Today, students in Oregon, Utah, Maine, Colorado … can take a day off to do anything from grieve the loss of a pet, celebrate a personal milestone, attend a much-needed therapy appointment, or catch up on adolescent sleep. The rules vary state to state — and some individual municipalities, such as New York City have similar policies — but it’s part of a movement that “acknowledges that mental health is physical health,” says Alexa James, MS, LCSW, chief executive officer of the National Alliance on Mental Illness, Chicago (NAMI Chicago).
In January, Illinois became the 11th state to pass such a law, allowing students ages 7 through 17 to take up to five mental health days per school year without a doctor’s note. If an Illinois student takes more than two consecutive such days, school counselors work with parents and caregivers to decide if the child needs to be referred to professional mental health services.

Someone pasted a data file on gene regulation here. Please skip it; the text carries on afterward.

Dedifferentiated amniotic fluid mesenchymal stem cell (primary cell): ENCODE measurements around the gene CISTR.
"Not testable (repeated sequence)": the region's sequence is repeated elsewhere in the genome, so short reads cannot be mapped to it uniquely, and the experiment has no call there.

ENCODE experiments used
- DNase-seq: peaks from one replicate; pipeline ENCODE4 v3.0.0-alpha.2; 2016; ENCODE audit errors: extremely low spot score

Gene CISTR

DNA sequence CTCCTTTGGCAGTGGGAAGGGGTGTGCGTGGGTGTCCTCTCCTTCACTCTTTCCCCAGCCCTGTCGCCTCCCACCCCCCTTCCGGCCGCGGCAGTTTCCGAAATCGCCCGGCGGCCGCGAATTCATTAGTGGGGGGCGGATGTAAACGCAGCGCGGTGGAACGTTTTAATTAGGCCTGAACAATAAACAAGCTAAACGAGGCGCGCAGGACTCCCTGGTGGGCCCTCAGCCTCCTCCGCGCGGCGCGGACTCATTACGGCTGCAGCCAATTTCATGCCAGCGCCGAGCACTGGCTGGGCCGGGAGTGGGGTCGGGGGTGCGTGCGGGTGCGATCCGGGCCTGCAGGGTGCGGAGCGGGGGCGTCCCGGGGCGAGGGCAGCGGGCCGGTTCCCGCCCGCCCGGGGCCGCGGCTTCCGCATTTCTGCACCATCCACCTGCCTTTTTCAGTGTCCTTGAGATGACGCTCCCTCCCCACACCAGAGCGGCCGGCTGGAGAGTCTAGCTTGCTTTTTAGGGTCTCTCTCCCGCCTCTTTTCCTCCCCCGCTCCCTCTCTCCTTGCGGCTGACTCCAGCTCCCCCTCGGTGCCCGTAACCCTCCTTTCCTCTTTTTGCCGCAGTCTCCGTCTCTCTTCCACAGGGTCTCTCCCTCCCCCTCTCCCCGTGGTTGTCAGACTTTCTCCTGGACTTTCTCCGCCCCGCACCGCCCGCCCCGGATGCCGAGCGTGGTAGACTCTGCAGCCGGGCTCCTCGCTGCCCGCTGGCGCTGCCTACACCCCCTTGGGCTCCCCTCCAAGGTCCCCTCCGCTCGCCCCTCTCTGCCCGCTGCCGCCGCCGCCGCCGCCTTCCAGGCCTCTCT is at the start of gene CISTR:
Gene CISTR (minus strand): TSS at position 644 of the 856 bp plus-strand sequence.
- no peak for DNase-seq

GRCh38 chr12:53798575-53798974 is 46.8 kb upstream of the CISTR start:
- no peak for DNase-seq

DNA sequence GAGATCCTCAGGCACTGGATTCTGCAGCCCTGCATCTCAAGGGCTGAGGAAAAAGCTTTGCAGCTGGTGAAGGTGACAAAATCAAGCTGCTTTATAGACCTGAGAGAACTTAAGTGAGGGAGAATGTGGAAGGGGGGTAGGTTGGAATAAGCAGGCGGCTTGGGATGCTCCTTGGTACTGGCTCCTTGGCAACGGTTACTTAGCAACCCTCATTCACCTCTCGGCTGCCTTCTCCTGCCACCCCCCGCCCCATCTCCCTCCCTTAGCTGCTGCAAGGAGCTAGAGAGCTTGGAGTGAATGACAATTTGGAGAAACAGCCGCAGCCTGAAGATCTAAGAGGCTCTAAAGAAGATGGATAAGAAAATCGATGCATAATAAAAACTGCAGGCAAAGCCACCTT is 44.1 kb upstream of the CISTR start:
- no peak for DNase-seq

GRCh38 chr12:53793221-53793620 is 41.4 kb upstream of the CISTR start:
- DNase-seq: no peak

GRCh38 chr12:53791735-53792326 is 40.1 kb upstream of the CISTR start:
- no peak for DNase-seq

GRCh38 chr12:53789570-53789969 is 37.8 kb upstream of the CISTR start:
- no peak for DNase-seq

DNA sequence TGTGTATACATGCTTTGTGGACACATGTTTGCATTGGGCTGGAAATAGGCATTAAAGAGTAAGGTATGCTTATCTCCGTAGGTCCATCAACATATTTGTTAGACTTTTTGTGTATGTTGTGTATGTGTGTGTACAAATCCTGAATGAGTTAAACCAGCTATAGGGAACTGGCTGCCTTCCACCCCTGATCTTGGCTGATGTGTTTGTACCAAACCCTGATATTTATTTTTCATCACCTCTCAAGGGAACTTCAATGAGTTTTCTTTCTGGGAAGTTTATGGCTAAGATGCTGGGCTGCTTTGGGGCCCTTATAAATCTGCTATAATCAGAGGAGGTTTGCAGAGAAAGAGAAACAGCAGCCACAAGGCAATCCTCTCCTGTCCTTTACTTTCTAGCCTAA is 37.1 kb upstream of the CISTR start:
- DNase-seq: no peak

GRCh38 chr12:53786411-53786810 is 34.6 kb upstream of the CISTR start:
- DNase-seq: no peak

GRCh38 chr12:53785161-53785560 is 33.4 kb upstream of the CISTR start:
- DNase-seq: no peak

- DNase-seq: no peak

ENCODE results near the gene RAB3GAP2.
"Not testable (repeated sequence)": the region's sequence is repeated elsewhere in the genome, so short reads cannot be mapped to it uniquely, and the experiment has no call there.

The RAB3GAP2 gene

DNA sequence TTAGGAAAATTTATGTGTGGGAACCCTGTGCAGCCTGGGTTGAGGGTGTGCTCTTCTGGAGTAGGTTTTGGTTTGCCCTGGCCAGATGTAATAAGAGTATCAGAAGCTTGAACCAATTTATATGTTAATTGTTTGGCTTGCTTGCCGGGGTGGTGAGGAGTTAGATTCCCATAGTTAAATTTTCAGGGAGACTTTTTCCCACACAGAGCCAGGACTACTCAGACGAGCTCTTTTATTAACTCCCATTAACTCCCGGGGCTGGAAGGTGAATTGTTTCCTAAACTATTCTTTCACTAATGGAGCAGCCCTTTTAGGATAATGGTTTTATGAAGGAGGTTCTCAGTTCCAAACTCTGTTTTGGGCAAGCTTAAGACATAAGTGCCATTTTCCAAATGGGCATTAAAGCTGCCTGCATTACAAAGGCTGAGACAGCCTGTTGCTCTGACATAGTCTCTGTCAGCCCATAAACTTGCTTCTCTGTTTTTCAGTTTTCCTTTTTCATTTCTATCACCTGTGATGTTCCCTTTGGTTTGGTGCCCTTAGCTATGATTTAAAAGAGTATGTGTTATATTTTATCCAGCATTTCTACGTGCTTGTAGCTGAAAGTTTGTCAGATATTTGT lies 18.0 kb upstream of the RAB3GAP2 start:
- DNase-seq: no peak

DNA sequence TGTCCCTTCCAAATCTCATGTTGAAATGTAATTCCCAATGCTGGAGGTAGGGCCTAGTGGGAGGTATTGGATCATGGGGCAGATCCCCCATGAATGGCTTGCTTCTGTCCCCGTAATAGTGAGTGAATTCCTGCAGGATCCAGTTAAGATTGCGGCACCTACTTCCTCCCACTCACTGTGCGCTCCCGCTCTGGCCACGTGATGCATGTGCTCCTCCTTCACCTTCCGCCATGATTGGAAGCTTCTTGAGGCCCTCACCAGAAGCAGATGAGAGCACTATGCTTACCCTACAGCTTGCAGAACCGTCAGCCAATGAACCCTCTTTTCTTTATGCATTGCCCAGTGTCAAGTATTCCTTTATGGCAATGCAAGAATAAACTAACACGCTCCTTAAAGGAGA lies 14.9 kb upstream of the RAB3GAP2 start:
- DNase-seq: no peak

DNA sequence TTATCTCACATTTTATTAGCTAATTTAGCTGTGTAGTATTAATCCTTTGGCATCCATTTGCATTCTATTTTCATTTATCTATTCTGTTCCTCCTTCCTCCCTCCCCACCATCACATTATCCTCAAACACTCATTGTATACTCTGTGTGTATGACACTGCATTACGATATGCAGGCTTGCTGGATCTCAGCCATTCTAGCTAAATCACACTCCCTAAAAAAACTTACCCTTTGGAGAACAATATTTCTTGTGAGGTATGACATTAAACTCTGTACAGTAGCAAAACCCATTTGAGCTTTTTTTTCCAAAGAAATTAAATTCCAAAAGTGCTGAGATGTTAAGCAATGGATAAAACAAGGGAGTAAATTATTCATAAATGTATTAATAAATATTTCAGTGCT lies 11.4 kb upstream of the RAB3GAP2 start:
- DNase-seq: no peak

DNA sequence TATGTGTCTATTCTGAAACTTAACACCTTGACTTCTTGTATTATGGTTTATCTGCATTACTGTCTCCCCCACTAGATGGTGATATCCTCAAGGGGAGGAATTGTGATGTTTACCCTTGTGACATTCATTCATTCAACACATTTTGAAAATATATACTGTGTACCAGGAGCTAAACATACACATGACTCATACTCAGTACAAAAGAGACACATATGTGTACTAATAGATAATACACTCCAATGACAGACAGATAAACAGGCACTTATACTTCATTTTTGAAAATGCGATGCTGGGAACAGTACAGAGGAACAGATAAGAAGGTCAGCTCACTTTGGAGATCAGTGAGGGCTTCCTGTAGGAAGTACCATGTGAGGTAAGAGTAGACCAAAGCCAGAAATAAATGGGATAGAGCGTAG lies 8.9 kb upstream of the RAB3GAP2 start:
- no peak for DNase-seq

For students in Chicago, the policy allows them to take time to cope with some of the same issues Philly students are facing.
A March 2020 to March 2021 report from Lurie Children’s Hospital in Chicago found that 44 percent of local children ages 2 to 11 experienced an increase in mental or behavioral health concerns — and 48 percent of parents with children ages 0 to 17 had talked about mental health concerns with their child’s primary care physician.
“There’s a tremendous amount of stressors facing young people,” James says. “We’re in a whole new ballgame here with young people because Covid has made such a significant impact.”
Like Philly, Chicago has seen an increase in violence. Last year, there were 3,561 shootings and 797 homicides there — more than any other city in the U.S., per reporting from NBC Chicago.